Lord Whitty: My Lords, certainly we recognise that the provision is subject to responsible use. Land management requirements will permit access to be restricted subject to the authority of the appropriate statutory authorities, principally the countryside agency. We believe, however, that that provision could be invoked on a relatively limited number of days per year. As regards the voluntary approach, we have certainly taken note of the developments in Scotland and the general consensus on how that system would operate. There is, of course, also an intention to legislate in Scotland on this matter, but this is subject to other developments in Scotland over the coming months. As regards drawing up the code of practice, we hope that we shall reach a harmonious degree of consensus on how that will operate. It is certainly our intention to include in discussions everyone on the landowning side as well as the users of land.

Lord Murray of Epping Forrest: My Lords, can my noble friend give any indication of the Government's thinking on how we can enable disabled people to share the great benefits of the move forward which has been announced today? Does he, like me, welcome the increased emphasis in recent years on the part of the Ramblers' Association and others on improving access for disabled people, through the use of wheelchair walkways, sensory trails and so on? Will he ensure that National Lottery grants that are made in this area are made subject to the provision of adequate access for disabled people? Or, even better, will the Minister ensure that part of the National Lottery grants are ring-fenced for this purpose?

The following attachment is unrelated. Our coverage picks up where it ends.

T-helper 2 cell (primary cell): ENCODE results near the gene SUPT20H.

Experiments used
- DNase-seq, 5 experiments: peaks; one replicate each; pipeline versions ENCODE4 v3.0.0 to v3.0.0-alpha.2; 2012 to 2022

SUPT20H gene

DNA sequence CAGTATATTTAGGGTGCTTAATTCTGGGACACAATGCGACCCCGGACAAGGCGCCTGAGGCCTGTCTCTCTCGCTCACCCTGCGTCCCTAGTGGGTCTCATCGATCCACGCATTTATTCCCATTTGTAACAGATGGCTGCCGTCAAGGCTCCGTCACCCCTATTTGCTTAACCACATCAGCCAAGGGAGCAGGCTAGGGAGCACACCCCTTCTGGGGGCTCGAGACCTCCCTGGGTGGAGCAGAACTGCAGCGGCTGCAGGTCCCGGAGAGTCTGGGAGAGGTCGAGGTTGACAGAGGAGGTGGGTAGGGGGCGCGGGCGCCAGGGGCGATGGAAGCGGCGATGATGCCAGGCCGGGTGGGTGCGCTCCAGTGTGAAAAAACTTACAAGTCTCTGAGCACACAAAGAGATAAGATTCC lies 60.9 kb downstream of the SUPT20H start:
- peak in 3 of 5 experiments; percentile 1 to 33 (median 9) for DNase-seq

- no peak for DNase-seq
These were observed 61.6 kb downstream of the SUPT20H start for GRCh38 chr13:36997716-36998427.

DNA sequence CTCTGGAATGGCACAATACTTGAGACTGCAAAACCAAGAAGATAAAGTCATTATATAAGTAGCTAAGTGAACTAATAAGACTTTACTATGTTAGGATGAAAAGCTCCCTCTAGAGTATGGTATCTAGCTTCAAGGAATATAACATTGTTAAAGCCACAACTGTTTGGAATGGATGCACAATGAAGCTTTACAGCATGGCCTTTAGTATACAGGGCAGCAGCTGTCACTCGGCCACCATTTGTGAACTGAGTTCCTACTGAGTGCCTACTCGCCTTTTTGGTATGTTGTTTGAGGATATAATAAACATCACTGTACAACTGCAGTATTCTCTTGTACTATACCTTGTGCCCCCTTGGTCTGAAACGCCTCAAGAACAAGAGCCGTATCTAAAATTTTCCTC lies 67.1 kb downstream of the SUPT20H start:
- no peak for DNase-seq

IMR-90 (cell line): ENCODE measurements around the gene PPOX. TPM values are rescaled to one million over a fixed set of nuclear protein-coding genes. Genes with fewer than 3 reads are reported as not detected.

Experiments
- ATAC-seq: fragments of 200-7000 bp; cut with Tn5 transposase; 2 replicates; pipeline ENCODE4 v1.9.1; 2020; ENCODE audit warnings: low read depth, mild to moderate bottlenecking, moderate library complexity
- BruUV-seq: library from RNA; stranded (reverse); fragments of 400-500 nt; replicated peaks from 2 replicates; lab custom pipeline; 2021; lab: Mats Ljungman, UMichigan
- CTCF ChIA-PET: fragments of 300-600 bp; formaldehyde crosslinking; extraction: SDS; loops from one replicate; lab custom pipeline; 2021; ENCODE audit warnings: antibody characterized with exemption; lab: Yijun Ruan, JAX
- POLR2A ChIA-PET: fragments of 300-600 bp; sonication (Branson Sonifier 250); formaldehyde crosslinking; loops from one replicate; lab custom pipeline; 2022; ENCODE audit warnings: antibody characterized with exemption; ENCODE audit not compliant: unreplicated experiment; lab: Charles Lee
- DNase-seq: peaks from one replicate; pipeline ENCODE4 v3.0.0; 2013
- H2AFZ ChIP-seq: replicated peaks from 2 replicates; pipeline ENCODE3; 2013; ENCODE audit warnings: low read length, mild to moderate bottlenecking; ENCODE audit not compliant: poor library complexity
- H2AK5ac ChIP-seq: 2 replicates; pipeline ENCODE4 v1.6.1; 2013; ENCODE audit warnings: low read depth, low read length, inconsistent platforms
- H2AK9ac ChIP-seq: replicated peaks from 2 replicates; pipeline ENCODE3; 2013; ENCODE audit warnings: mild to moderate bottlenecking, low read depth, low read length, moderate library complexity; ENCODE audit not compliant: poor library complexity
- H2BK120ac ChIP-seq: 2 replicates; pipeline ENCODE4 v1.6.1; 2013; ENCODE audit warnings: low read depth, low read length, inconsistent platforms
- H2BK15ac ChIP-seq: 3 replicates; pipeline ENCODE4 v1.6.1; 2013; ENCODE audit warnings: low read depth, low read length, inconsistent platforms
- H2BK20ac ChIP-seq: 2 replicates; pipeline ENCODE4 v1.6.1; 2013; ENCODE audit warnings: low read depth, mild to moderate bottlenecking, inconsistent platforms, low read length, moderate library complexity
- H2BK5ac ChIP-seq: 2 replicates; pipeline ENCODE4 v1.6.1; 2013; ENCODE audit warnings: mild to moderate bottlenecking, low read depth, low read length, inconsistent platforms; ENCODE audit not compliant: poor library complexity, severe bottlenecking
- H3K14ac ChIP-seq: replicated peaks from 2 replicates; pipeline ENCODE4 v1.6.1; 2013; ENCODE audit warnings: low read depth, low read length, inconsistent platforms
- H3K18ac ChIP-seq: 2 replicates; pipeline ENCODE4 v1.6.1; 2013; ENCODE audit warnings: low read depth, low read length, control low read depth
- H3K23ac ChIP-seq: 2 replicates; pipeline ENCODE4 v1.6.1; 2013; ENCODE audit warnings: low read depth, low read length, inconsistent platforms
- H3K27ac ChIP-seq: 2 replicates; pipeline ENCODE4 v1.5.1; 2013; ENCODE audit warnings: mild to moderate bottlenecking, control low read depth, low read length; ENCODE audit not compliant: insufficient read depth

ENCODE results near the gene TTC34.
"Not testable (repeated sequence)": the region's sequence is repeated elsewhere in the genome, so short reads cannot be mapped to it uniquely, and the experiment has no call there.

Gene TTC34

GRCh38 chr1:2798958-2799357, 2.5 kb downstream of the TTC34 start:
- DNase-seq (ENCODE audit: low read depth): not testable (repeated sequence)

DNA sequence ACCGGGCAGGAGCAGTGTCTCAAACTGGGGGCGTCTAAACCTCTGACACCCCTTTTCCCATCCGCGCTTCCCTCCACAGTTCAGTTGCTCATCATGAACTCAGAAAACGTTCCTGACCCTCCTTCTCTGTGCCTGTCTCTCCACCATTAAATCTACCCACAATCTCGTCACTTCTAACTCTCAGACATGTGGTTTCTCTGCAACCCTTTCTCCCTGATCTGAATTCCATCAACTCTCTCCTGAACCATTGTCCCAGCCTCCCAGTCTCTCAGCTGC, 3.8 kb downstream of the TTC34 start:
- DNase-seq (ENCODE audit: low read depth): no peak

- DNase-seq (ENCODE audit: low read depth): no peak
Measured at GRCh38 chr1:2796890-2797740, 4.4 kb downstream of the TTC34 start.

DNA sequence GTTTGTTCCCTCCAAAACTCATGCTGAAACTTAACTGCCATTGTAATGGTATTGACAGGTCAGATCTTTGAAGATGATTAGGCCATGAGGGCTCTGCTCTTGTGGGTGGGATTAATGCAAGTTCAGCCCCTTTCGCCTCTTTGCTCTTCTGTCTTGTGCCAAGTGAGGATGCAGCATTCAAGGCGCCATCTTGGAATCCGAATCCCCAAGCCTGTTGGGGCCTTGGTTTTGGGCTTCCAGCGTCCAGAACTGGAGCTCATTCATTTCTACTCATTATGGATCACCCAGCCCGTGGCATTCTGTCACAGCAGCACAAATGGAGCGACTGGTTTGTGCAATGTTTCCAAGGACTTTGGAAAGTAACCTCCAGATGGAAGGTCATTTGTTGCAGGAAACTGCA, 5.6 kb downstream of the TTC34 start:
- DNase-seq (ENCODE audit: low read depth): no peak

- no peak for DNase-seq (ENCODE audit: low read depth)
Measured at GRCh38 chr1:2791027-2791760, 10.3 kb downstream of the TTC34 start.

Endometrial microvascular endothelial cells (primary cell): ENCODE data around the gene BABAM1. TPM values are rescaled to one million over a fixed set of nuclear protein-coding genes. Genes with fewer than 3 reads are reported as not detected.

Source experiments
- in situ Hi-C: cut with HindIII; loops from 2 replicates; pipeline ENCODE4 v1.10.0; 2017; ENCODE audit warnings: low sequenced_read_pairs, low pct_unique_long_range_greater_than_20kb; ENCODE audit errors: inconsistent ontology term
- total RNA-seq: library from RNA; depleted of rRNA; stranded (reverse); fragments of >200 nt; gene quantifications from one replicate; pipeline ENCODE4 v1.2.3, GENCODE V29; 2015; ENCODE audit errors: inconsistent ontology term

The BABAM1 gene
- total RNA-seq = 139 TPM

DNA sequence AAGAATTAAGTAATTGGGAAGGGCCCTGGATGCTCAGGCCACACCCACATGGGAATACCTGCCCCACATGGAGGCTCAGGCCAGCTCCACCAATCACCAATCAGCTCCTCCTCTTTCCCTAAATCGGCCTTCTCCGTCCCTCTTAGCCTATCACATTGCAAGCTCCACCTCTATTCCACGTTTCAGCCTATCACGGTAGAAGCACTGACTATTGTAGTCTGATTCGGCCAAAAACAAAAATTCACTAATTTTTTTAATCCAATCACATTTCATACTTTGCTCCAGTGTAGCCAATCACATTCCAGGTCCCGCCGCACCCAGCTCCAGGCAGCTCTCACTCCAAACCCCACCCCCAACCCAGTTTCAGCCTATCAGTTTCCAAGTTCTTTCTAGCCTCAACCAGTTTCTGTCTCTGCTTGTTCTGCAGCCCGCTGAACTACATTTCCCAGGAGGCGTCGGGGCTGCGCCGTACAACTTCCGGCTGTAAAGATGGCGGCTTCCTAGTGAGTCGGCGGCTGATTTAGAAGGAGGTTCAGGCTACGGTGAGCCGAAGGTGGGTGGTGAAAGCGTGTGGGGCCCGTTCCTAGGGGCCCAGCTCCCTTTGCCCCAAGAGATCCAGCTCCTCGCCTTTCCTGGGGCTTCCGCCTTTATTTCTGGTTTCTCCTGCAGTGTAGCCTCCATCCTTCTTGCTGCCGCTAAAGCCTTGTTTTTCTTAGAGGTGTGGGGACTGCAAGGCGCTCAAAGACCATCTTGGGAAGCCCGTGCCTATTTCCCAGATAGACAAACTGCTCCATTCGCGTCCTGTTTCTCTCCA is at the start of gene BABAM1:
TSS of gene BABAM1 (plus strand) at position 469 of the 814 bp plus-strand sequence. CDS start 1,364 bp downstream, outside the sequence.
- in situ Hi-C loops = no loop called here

Lord Whitty: My Lords, the terms of National Lottery grants are, I fear, beyond the scope of this

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Statement. I have already indicated that my right honourable friend the Secretary of State for Culture will consider the way in which Lottery grants could be made to improve access to the countryside, which includes access for the disabled and providing facilities for the disabled. Frankly, it is not possible to legislate to provide general access for wheelchair users. Nevertheless local fora, aided by local authorities and lottery grants, could probably improve significantly access to some of our more beautiful parts of the country where at present access is denied to those who cannot walk. However, there is not a general right of wheelchair access, but we hope that some improvements could be made in certain parts of the country in this respect.